Traditionally, the majority of M12 device connectors have used the through-hole mounting approach (THR = Through Hole Reflow). However, with industrial automation trends such as edge computing, big data (data collection e. g in machines – more & more sensors), and digitalisation, there is an increasing demandfor industrial control equipment. Equipment designers and automation engineers prefer automated production of printed circuit boards using pick and place machines and solder reflow assembly, which speeds up equipment manufacture and leads to a very consistent quality level.
The aforementioned megatrends lead to more sophisticated functionalities and consequently to an exponential increase in PCB components. As a result, Phoenix Contact has established a comprehensive portfolio of M12 SMD device connectors. Surface-mounted connectors are particularly suitable for data and signal applications and typically accommodate low current power connections. For high power and current applications, the through-hole connector is recommended.
The Phoenix Contact M12 surface-mount device connector is available for the hybrid power and data Y-coding, and the Gigabit X-coding.
The M12 SMD device connector experiences no mechanical stress transfer from the M12 cable connector thanks to the nature of the M12 connector's two-piece construction approach - see Figure 3.
The two-piece surface mount device connector from Phoenix Contact showing the optional housing shield spring.
The reflow capable M12 SMD device connector is available in tray or tape-on-reel packaging formats for automated assembly. It can accommodate currents up to 4 A and voltages up to 250 V. The SMD connectors are available for the M8 (3 to 8-pins) and the M12 (4 to 17-pins).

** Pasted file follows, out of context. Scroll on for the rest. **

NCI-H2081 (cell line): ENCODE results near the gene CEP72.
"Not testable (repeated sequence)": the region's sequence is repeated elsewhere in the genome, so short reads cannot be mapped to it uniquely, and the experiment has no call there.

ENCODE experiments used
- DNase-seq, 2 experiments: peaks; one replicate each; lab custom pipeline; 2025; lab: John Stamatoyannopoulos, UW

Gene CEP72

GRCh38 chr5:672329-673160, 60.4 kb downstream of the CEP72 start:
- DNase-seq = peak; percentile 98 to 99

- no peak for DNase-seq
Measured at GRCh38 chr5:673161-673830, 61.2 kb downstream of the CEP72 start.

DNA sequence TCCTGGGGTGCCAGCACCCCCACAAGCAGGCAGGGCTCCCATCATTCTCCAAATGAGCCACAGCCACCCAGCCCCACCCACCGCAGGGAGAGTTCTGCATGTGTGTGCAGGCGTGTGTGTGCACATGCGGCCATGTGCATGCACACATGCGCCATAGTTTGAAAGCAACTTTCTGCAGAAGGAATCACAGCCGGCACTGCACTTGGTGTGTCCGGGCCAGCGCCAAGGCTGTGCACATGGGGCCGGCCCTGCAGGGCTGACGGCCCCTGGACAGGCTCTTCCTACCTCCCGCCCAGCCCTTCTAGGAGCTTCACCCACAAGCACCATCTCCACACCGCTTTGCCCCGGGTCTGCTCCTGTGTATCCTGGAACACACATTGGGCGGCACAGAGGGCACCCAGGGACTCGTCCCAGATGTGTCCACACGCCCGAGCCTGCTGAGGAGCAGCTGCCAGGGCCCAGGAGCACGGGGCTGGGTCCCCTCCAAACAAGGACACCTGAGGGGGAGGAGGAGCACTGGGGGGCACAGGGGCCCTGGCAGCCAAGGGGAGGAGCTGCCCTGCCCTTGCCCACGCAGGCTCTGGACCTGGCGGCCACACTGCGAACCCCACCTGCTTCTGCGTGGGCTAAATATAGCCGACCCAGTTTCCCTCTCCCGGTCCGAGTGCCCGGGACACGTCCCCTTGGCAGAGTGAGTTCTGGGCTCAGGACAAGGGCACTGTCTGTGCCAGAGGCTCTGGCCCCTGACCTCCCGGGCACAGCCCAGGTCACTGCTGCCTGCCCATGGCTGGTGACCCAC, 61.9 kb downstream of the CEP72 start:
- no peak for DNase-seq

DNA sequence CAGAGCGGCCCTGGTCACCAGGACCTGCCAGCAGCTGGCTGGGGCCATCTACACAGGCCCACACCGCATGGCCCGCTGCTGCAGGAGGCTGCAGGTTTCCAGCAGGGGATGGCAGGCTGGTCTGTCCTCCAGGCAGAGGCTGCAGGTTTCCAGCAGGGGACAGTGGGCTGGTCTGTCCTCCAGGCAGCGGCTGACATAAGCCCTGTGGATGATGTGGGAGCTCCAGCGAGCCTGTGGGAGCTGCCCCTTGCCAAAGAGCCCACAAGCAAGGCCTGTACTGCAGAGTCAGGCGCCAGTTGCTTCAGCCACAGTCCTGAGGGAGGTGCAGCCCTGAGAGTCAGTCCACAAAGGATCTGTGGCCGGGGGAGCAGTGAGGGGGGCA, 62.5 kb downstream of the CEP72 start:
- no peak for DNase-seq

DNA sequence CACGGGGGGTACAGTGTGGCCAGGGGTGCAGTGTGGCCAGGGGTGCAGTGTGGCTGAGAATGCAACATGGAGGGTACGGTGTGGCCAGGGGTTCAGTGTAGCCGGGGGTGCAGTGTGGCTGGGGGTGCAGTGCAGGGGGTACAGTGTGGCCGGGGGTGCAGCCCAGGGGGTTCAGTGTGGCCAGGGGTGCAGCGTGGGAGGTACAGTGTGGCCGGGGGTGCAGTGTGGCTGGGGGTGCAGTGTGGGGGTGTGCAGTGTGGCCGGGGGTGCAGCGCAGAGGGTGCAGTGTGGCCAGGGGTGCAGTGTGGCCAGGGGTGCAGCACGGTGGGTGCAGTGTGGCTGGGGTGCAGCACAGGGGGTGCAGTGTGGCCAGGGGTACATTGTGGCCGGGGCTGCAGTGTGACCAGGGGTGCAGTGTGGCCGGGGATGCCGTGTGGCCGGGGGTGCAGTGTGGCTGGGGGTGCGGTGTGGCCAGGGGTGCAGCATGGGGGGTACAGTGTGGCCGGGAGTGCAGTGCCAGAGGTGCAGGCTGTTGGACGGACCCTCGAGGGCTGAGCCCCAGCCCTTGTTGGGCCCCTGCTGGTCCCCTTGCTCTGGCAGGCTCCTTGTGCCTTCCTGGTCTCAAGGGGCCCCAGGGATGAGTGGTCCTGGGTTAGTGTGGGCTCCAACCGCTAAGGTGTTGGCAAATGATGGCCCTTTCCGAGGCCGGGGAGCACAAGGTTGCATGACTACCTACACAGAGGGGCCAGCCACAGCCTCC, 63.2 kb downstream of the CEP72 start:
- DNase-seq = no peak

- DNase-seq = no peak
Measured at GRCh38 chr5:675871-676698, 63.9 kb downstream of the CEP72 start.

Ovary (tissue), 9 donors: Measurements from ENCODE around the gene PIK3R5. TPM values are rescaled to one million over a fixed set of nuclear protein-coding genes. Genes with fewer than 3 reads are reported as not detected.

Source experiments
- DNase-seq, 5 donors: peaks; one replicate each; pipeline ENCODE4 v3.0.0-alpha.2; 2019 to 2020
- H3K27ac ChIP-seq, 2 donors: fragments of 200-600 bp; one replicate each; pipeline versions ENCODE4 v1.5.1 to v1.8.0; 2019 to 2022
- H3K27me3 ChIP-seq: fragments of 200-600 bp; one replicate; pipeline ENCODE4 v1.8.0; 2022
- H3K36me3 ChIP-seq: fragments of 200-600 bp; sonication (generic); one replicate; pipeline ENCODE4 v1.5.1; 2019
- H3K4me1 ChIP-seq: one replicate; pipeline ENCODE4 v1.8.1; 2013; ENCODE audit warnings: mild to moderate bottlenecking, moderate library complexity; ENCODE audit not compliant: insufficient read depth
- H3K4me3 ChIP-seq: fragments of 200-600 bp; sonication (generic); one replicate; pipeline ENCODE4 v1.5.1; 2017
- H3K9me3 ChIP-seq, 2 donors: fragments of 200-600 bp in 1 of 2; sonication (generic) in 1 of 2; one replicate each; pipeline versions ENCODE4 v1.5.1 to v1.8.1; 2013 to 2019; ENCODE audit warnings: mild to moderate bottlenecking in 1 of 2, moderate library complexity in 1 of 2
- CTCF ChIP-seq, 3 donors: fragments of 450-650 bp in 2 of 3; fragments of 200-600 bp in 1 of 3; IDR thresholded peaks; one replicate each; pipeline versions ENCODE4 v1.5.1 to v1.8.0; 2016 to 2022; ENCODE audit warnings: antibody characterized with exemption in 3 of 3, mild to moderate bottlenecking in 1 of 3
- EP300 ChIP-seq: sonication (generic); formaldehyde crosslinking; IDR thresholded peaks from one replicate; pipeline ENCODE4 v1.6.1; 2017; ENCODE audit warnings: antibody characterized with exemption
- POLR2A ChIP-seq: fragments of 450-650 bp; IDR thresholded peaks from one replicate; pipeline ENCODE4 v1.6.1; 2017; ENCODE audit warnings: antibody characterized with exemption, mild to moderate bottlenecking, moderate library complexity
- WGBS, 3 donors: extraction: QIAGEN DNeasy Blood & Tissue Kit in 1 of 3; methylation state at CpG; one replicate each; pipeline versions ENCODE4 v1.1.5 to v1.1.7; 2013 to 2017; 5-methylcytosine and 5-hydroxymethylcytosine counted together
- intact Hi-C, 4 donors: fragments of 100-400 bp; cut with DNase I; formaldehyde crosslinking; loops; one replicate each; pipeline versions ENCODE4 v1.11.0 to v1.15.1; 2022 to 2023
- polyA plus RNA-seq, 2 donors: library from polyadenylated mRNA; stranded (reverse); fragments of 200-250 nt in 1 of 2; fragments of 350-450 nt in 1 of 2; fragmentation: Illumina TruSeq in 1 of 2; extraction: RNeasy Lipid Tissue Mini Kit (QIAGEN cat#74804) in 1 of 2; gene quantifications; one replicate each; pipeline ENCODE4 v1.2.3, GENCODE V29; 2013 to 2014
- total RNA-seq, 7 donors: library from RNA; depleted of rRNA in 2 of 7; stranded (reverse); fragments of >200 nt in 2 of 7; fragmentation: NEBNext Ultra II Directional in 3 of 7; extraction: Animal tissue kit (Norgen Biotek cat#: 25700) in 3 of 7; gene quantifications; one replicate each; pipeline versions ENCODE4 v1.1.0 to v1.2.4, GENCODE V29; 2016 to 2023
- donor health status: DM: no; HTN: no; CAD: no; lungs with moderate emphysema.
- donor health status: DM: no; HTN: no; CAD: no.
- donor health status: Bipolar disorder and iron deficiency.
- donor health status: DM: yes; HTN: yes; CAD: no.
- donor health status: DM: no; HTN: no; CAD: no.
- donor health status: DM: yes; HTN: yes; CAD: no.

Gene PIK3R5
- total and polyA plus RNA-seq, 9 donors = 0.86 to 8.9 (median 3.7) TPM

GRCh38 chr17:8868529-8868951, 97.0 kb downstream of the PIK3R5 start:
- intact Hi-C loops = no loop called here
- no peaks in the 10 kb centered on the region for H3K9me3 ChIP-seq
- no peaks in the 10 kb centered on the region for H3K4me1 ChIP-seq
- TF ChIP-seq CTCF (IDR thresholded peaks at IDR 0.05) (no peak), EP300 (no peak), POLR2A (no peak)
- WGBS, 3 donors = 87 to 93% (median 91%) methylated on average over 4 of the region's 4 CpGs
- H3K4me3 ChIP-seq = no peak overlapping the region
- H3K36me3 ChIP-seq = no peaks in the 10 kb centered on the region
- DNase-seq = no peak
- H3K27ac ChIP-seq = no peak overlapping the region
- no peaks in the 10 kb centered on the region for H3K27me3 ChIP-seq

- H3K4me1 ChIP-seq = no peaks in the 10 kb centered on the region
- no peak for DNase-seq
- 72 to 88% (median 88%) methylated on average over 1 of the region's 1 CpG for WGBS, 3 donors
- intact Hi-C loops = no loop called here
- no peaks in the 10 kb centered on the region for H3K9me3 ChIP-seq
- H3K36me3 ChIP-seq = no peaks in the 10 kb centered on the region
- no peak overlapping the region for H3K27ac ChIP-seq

Further M12 evolution: the Advent of Higher Power Capabilities
In addition to signals and data, power is now also being transmitted via M12 connectors. Due to ever more compact and powerful electronic devices, the demand from the industry is increasing for a likewise compact connector solution for power transmission.
As the use cases for industrial connectors become more diverse, there is a need to extend the power carrying capabilities of the M12 connector beyond the maximum 4 A per pin limit. The IEC 61076-2-111 compliant Phoenix Contact L, K, M and S codings introduce a higher current capability - see the table illustrated in Figure 4 - all within the compact M12 package form factor. Note the L coding is for DC and the S, K & M codings stipulated for AC applications.
The focus on the market and at Phoenix Contact is on K, S and M codings for AC and L coding for DC applications.
The increased current and voltage capabilities of the M12 connector series offered by the L, K, and S coding arrangements.
The S coding accommodates up to 16 A (three wires) or 12 A (four wires) @ 630 VAC. The K coding UL specification uses five wires (four and protective earth) to deliver up to 16 Amp at 600 VAC (IEC 630 VAC).
A variety of housing options are available for these new high power M12 connectors.
Continued M8 Series Evolution Delivers Miniaturisation for Data Transmission Applications
For over a decade, the M12 D coded connectors have been the go-to industrial-grade connector for data networking methods such as PROFINET and Ethernet Cat5. With factory floor space at a premium and control cabinet density under pressure, the market has needed a more compact yet robust connector alternative for a while.
The Phoenix Contact M8 D-coded connector yields the same 100 Mbps data capabilities of the equivalent M12 connector but in a 30 % smaller package, permitting high data rates within a confined space. With a maximum current rating of 4 A and 60 V, it also suits power over Ethernet deployments.
The M8 D-code is available for shielded and unshielded cables, in a surface-mount version - see Figure 5.
The flush-type Phoenix Contact M8 D-coded surface mount connector designed for Ethernet Cat5 and PROFINET networking applications.
M8 and M12 Circular Connectors – Innovation and Evolution With No End In Sight
The M12 and M8 series of robust circular connectors have continued to evolve over the past decade to satisfy the growing demands of industrial automation applications.
In this short article, we've highlighted just some of the many innovations Phoenix Contact continue to make to these connectors an essential component for any automation system.